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Quality of Life Research

, Volume 24, Issue 4, pp 871–884 | Cite as

A new computerized adaptive test advancing the measurement of health-related quality of life (HRQoL) in children: the Kids-CAT

  • J. Devine
  • C. Otto
  • M. Rose
  • D. Barthel
  • F. Fischer
  • H. Mülhan
  • S. Nolte
  • S. Schmidt
  • V. Ottova-Jordan
  • U. Ravens-Sieberer
Article

Abstract

Purpose

Assessing health-related quality of life (HRQoL) via Computerized Adaptive Tests (CAT) provides greater measurement precision coupled with a lower test burden compared to conventional tests. Currently, there are no European pediatric HRQoL CATs available. This manuscript aims at describing the development of a HRQoL CAT for children and adolescents: the Kids-CAT, which was developed based on the established KIDSCREEN-27 HRQoL domain structure.

Methods

The Kids-CAT was developed combining classical test theory and item response theory methods and using large archival data of European KIDSCREEN norm studies (n = 10,577–19,580). Methods were applied in line with the US PROMIS project. Item bank development included the investigation of unidimensionality, local independence, exploration of Differential Item Functioning (DIF), evaluation of Item Response Curves (IRCs), estimation and norming of item parameters as well as first CAT simulations.

Results

The Kids-CAT was successfully built covering five item banks (with 26–46 items each) to measure physical well-being, psychological well-being, parent relations, social support and peers, and school well-being. The Kids-CAT item banks proved excellent psychometric properties: high content validity, unidimensionality, local independence, low DIF, and model conform IRCs. In CAT simulations, seven items were needed to achieve a measurement precision between .8 and .9 (reliability). It has a child-friendly design, is easy accessible online and gives immediate feedback reports of scores.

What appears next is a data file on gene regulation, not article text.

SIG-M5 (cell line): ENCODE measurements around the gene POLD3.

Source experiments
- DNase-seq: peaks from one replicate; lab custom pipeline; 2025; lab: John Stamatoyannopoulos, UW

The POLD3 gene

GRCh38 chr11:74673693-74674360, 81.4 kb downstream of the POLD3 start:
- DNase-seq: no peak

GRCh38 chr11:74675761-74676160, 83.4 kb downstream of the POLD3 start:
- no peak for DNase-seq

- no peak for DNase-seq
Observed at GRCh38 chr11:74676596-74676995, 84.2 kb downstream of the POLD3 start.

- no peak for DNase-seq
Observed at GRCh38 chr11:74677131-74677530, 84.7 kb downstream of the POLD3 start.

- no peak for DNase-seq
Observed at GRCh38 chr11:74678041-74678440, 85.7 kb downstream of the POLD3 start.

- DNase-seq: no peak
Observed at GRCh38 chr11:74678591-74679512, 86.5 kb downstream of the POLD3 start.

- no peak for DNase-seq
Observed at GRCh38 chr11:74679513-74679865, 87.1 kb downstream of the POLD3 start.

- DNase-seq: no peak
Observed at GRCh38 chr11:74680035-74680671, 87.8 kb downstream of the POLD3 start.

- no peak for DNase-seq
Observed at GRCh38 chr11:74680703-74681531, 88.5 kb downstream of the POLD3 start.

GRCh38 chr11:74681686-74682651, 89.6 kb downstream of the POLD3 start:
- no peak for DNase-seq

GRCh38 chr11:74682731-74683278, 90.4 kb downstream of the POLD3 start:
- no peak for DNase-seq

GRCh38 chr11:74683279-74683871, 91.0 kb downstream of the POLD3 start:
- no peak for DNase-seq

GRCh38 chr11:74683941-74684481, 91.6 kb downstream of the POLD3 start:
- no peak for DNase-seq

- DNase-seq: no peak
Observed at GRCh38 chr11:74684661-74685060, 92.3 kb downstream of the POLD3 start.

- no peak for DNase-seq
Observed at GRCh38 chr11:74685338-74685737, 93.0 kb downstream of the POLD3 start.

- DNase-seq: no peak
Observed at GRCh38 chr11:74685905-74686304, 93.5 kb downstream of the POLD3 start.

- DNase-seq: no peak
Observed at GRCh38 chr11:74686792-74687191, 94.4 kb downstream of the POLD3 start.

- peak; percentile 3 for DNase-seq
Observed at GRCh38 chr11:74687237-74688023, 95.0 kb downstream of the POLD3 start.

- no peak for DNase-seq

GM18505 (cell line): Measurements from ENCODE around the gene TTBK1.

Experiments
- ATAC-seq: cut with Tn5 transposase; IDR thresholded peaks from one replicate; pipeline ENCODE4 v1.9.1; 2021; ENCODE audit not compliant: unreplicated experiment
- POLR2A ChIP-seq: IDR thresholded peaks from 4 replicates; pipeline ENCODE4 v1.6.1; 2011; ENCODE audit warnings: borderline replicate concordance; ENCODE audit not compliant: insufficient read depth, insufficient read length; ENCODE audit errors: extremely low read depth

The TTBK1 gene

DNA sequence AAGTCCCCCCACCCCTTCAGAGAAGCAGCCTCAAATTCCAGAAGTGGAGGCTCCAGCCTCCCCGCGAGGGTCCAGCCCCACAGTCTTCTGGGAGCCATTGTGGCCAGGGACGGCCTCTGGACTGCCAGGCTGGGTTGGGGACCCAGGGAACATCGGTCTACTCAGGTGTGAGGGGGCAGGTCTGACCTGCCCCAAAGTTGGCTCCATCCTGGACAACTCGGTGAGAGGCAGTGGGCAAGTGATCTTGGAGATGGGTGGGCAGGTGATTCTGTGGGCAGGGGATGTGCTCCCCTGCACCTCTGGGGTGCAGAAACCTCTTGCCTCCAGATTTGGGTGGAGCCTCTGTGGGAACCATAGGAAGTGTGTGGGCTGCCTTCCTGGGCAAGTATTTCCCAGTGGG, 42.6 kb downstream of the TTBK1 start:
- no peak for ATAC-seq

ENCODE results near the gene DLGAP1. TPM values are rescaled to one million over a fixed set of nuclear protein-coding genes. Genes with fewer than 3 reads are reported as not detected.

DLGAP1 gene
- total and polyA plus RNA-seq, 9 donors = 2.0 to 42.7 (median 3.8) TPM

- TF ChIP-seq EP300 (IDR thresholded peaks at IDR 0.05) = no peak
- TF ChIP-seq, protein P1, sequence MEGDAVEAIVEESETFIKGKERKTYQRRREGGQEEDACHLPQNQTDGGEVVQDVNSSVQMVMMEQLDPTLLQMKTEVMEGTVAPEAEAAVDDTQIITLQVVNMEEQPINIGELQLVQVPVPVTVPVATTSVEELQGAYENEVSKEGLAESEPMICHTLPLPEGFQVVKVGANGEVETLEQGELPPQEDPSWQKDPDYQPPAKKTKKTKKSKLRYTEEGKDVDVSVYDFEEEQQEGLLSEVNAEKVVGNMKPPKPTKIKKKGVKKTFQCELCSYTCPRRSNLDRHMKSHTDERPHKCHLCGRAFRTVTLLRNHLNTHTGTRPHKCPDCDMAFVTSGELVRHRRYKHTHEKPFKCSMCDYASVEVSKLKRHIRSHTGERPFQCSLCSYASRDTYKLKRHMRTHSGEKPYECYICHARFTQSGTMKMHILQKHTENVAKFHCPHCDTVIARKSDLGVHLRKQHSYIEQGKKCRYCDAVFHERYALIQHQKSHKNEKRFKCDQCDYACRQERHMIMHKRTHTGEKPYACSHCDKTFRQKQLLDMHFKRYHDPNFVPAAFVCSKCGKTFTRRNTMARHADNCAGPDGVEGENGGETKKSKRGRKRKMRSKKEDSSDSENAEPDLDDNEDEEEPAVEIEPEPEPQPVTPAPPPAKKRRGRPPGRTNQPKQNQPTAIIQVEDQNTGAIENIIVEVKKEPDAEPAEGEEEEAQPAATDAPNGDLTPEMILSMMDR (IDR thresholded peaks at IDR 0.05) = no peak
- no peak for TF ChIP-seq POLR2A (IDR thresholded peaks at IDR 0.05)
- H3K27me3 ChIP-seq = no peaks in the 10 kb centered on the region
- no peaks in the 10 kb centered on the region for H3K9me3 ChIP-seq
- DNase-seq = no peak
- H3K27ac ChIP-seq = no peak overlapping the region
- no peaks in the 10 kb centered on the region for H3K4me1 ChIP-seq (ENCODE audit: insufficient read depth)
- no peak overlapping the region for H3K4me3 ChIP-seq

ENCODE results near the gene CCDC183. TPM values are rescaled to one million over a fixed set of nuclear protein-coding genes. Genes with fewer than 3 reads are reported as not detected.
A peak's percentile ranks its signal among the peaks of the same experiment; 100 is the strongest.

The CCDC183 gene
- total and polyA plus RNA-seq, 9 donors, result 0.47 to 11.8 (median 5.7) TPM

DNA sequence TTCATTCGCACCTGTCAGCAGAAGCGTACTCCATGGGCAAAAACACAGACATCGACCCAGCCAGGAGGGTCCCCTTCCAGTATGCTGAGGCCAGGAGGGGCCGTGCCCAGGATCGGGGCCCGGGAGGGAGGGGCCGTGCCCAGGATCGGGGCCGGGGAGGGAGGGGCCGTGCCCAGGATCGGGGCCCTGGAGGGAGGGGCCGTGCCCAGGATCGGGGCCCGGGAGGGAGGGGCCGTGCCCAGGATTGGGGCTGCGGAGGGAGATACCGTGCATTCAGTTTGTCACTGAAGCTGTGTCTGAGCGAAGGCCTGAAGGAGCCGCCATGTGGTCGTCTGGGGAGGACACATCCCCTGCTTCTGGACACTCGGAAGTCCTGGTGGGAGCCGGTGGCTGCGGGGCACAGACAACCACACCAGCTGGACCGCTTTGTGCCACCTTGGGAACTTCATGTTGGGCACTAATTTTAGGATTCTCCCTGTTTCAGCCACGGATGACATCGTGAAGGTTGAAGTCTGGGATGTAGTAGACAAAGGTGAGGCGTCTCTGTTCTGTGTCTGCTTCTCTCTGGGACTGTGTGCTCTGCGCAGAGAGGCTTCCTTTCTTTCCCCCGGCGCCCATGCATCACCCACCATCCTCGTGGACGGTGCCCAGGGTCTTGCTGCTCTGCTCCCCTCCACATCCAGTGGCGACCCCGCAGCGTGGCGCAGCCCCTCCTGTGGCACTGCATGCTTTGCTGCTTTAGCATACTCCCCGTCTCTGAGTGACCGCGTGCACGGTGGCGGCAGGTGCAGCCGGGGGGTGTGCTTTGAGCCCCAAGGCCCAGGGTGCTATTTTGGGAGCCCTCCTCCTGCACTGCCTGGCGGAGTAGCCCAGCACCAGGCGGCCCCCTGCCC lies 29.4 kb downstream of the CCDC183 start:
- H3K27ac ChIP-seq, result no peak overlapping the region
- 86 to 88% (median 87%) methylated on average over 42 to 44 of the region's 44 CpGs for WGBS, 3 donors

Conclusions

The Kids-CAT has the potential to advance pediatric HRQoL measurement by making it less burdensome and enhancing the patient–doctor communication.

Keywords

Children Pediatric Health-related quality of life Questionnaire Item bank Computerized adaptive test 

Notes

Acknowledgments

This work was funded by the German Federal Ministry of Education and Research (BMBF, Grant 0010-01GY1111, PI: Prof. Dr. Ulrike Ravens-Sieberer, MPH, University Medical Center Hamburg-Eppendorf). We would like to thank our advisory board members (Prof. Dr. Christopher Forrest, Prof. Dr. Lena Lämmle, Prof. Dr. Markus Wirtz, and Prof. Dr. Monika Bullinger) for the helpful advice and support. We also thank all children and parents, who participated in the archived studies, which were used for building the Kids-CAT.

Supplementary material

11136_2014_812_MOESM1_ESM.doc (1.3 mb)
Supplementary material (DOC 34 kb)

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Copyright information

© Springer International Publishing Switzerland 2014

Authors and Affiliations

  • J. Devine
    • 1
  • C. Otto
    • 1
  • M. Rose
    • 2
    • 3
  • D. Barthel
    • 1
  • F. Fischer
    • 2
    • 4
  • H. Mülhan
    • 5
  • S. Nolte
    • 2
    • 6
  • S. Schmidt
    • 5
  • V. Ottova-Jordan
    • 1
  • U. Ravens-Sieberer
    • 1
  1. 1.Department of Child and Adolescent Psychiatry, Psychotherapy, and PsychosomaticsUniversity Medical Center Hamburg-EppendorfHamburgGermany
  2. 2.Department of Psychosomatic Medicine and PsychotherapyCharité–University Medicine BerlinBerlinGermany
  3. 3.Department of Quantitative Health SciencesUniversity of Massachusetts Medical SchoolWorcesterUSA
  4. 4.Institute for Social Medicine, Epidemiology and Health EconomicsCharité University Medicine BerlinBerlinGermany
  5. 5.Institute of PsychologyErnst-Moritz-Arndt Universität GreifswaldGreifswaldGermany
  6. 6.Population Health Strategic Research Centre, School of Health and Social DevelopmentDeakin UniversityBurwoodAustralia

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